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20h
comment “Many issues” vs “Many are the issues”. What the difference?
"Many are the . . ." is a loftier way of saying "many . . ." More poetic, more refined, and running the risk of obvious affectation. Unless you're willing to risk coming off comically stilted in your prose, use the simpler version.
20h
comment A synonym for “picky” with a positive connotation (food)?
This works with the OP's sentence better than the others do, and is in the right register.
22h
comment How to express the idea of the company I am working for and not my company?
The company you're working for is your company. Few people would assume you own the company if you call it yours.
1d
comment “Front of action” vs “action front”
My initial reaction is that there is no difference, but you might want to provide a little more context. (One might flow better in situ.)
1d
comment What are some optional grammar rules?
@joe_young: There is no such "rule" regarding prepositions in English. The silly shibboleth that says a preposition should never occur at the end of a sentence was superimposed on the language by fussbudgets a few hundred years ago who wanted English to behave more like Latin. See this question.
1d
comment Can you have a gerund and an infinitive in the same sentence?
Your question should not be whether you can have a gerund and an infinitive in the same sentence (obviously you can: Having a gerund an an infinitive in the same sentence is a common thing to see) but whether they work in parallel. As may be seen from your example, they don't.
2d
comment Is there a word similar to Verbatim that means “Too many meaningless words used”?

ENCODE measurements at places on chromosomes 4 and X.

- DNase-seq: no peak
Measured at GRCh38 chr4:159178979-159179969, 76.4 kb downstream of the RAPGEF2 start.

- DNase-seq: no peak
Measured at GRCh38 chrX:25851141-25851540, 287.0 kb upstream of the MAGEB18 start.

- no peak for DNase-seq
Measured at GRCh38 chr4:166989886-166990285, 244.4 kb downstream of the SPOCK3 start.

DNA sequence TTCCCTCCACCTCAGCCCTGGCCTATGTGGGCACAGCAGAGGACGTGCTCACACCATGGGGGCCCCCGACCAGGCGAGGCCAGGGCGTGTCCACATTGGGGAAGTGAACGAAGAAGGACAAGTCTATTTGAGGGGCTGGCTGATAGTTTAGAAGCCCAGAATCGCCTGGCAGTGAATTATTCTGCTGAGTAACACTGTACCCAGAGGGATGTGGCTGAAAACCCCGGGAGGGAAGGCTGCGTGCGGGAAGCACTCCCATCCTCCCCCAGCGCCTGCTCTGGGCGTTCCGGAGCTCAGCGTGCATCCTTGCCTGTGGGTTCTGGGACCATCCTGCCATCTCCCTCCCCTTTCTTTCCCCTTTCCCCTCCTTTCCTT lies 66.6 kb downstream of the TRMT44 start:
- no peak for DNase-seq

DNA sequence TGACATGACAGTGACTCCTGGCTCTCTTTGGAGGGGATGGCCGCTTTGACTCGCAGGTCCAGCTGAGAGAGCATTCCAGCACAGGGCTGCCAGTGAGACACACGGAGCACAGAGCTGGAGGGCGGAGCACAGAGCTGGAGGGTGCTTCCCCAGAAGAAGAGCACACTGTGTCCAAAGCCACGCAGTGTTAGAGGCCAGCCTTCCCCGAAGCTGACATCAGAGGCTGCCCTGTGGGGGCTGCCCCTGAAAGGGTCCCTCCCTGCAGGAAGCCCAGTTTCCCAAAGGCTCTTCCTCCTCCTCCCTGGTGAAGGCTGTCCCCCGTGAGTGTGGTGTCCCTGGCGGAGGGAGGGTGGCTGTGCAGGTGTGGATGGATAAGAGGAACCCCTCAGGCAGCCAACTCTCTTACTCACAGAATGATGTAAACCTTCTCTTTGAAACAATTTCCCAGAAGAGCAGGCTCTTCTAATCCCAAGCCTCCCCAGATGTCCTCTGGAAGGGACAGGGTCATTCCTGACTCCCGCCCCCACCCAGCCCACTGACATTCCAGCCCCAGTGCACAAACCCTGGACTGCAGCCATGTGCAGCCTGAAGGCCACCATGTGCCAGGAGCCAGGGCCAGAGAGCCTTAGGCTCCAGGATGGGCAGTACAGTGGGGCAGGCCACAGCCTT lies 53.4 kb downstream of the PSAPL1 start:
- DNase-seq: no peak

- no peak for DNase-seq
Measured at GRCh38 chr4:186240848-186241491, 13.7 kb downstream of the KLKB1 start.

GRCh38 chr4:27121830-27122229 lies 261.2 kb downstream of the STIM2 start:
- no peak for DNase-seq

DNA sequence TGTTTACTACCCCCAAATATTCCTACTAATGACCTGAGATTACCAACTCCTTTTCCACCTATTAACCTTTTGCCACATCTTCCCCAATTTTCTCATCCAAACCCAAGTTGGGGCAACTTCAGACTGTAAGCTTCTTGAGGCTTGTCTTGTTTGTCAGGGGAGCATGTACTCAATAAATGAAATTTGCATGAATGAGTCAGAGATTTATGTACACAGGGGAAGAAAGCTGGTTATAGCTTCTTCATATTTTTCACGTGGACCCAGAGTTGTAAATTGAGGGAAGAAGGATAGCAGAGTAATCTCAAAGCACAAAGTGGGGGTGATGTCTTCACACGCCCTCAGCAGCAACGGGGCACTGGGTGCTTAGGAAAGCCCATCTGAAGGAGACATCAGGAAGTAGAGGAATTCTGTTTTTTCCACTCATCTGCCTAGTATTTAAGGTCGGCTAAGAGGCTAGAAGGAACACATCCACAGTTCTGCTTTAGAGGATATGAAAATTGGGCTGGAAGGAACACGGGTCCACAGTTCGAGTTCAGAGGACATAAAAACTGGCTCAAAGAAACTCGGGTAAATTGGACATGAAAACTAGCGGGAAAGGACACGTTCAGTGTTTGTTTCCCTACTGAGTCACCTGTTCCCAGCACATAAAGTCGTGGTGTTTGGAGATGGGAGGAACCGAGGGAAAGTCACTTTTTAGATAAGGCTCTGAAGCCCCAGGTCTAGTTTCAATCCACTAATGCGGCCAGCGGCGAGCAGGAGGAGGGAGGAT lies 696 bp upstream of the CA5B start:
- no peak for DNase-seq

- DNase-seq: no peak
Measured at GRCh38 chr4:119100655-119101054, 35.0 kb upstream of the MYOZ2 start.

@Josh61: No, abstruse doesn't mean "too many meaningless words used."
2d
comment The “to~” infinitive always implies the future, except for preference Like and Love
"I used to eat my vegetables." Nothing future about that.
Jul
2
comment native-speaker's errors?
Not all native speakers speak or write well.
Jul
2
comment Is it common to refer to the person steering a ship as 'pilot'?
You can't recall encountering the definition meaning ship's pilot probably because you don't have much to do with ships. The reason that listing is first is because it's the original (ships were around before airplanes were) and it's still current.
Jul
2
comment Word for dismissing someone's opinions as racist, sexist, etc, instead of debating back
It might as easily be argumentum ad lapidem.
Jul
2
comment Who is the originator of the proverb, “be (not) worth the candle?
phrases.org.uk/meanings/260900.html
Jul
2
comment Deference vs Respect: What's the difference?
But you can show someone respect without showing them deference. The words differ by more than degree.
Jul
2
comment Can this sentence be correct grammatically?
@DRF: Grammaticality is no assurance that something makes sense: "Colorless green ideas sleep furiously" . . .
Jul
2
comment Can this sentence be correct grammatically?
What kind of editor would not see the mistake in that question? And would actually bet money that there wasn't one?
Jul
2
comment On tense: 'realized that the number of something had been increasing'
Who says it sounds strange?
Jul
2
comment Using 'tedious' to mean 'annoying'
Tedious has been used in BrE and AmE to mean annoying or tiresome for quite some time. This is nothing new, and I'm surprised so many people seem to marvel at such a mundane usage.
Jul
1
comment Conditional sentences. Punctuation in the main clause which is a compound sentence
No. Like most comma placements, that is a matter of style alone.
Jul
1
comment How to complete the Following statement?
Do you mean "countryside" instead of "country side"? Those are two different things.
Jul
1
comment How to improve grammar ?
I'm voting to close this question as off-topic because it is a request for resources, and those are specifically discouraged on this exchange.